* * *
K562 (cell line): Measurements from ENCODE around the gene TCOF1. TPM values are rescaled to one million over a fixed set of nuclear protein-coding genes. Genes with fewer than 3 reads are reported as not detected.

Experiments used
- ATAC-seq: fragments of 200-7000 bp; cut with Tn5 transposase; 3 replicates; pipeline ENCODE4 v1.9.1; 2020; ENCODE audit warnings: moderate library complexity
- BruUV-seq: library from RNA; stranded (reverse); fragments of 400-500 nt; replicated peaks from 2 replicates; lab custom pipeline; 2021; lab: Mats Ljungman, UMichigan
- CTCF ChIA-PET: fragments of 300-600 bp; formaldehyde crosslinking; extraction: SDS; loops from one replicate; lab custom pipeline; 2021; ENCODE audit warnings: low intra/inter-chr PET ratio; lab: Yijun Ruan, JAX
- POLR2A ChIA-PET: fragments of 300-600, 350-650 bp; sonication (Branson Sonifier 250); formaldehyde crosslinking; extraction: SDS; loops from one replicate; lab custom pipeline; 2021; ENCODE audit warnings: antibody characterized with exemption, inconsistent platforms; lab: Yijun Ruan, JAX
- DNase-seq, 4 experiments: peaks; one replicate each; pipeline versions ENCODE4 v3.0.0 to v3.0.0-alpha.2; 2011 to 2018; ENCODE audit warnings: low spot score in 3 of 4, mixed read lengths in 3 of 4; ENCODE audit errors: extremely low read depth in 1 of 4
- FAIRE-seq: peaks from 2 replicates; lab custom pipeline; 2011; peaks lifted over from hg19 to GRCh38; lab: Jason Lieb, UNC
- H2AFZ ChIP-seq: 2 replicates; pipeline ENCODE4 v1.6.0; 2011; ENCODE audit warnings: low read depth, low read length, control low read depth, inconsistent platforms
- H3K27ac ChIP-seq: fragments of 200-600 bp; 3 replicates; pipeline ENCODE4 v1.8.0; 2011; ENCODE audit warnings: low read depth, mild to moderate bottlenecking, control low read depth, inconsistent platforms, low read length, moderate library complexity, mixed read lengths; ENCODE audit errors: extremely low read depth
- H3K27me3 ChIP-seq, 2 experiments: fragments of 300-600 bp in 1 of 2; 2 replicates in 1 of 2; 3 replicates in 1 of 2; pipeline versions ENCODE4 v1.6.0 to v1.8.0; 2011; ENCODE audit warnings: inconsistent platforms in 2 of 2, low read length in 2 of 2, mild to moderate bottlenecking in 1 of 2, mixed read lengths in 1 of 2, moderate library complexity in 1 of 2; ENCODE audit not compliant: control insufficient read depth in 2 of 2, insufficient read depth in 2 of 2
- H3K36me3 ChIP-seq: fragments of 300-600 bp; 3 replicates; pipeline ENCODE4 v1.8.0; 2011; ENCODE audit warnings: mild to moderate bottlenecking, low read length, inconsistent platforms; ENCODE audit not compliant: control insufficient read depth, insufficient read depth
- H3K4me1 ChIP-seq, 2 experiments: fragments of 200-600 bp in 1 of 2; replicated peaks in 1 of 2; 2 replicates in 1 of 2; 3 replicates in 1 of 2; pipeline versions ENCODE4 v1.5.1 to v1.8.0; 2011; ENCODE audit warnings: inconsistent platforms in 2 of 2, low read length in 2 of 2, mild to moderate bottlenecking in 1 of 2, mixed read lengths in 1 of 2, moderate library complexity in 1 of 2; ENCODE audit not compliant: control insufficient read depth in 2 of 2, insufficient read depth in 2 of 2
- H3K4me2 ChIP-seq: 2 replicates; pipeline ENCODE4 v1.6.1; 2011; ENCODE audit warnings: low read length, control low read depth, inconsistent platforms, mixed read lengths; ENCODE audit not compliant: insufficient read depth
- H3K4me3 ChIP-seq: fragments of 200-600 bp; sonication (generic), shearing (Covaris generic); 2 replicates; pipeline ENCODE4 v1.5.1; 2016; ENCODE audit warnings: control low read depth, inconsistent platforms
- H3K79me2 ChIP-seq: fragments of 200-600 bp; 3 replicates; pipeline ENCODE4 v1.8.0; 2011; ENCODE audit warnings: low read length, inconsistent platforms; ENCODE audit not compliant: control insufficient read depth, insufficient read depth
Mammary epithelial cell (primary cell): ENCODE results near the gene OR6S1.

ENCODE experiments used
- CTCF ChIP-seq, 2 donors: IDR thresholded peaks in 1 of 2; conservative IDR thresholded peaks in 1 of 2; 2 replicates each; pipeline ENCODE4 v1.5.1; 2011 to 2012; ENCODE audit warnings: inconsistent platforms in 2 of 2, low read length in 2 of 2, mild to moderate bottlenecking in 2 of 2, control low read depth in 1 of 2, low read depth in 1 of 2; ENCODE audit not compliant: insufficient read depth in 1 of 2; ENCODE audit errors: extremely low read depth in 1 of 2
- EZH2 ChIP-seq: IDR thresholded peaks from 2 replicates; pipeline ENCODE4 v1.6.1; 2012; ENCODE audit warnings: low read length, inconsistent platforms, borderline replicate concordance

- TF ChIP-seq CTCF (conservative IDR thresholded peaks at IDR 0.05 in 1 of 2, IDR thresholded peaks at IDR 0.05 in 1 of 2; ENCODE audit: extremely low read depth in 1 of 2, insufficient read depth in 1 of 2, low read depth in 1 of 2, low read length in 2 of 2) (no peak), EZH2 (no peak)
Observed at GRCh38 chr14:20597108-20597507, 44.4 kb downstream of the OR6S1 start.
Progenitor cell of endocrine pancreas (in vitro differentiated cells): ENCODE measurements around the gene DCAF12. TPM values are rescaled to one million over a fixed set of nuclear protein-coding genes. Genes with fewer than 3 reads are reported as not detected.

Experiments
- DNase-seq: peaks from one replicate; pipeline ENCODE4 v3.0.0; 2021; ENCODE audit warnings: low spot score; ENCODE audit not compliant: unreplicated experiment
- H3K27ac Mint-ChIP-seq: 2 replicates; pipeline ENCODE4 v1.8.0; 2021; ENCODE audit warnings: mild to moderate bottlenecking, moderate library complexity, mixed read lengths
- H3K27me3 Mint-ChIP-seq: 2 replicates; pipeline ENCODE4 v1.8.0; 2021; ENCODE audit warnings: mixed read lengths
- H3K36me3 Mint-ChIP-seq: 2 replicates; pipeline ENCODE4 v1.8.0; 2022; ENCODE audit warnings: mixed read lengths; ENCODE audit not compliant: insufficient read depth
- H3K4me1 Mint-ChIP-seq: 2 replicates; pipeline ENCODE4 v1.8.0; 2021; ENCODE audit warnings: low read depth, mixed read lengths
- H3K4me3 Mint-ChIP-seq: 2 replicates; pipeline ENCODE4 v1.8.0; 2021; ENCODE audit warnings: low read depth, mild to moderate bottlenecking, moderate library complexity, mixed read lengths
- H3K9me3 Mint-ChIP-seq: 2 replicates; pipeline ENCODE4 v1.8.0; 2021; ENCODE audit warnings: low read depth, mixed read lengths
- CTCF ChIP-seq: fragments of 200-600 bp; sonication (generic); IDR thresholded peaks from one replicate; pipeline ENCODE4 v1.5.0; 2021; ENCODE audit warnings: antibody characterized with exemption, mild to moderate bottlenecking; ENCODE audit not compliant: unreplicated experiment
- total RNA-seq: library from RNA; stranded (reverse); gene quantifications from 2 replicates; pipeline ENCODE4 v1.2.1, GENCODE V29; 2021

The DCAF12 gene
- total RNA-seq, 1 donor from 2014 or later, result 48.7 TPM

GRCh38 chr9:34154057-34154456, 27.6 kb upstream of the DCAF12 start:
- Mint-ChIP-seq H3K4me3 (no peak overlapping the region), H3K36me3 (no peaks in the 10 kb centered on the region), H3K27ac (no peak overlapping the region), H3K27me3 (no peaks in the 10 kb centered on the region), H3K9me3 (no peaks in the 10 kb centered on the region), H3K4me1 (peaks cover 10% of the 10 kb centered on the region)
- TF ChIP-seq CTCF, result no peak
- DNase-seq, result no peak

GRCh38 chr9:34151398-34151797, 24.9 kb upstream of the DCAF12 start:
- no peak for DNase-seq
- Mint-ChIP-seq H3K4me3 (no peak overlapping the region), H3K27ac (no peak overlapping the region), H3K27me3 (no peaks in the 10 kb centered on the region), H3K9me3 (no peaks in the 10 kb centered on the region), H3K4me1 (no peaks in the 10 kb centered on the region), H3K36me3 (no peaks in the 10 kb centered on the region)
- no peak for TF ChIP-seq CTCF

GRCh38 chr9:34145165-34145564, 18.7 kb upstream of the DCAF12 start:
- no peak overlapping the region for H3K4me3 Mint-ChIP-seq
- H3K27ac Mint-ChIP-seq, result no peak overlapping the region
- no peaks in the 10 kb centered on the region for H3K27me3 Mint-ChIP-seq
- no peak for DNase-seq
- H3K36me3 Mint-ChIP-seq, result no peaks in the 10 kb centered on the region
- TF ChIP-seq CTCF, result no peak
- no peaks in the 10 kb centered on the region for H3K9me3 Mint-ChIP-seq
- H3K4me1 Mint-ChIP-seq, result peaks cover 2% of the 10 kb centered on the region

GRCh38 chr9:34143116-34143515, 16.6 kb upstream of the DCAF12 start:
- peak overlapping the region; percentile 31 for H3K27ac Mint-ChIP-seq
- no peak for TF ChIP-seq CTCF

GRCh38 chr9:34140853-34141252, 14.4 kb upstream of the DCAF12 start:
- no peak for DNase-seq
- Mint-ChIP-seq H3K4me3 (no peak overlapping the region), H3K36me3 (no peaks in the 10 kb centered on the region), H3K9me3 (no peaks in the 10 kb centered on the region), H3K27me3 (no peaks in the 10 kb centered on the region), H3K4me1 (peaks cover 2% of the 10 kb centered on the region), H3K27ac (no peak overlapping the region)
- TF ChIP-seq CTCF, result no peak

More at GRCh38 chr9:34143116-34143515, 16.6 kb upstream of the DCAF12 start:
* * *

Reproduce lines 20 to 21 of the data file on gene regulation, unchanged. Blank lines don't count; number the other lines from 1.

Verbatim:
- EZH2 ChIP-seq: IDR thresholded peaks from 2 replicates; pipeline ENCODE4 v1.6.1; 2012; ENCODE audit warnings: low read length, inconsistent platforms, borderline replicate concordance

- TF ChIP-seq CTCF (conservative IDR thresholded peaks at IDR 0.05 in 1 of 2, IDR thresholded peaks at IDR 0.05 in 1 of 2; ENCODE audit: extremely low read depth in 1 of 2, insufficient read depth in 1 of 2, low read depth in 1 of 2, low read length in 2 of 2) (no peak), EZH2 (no peak)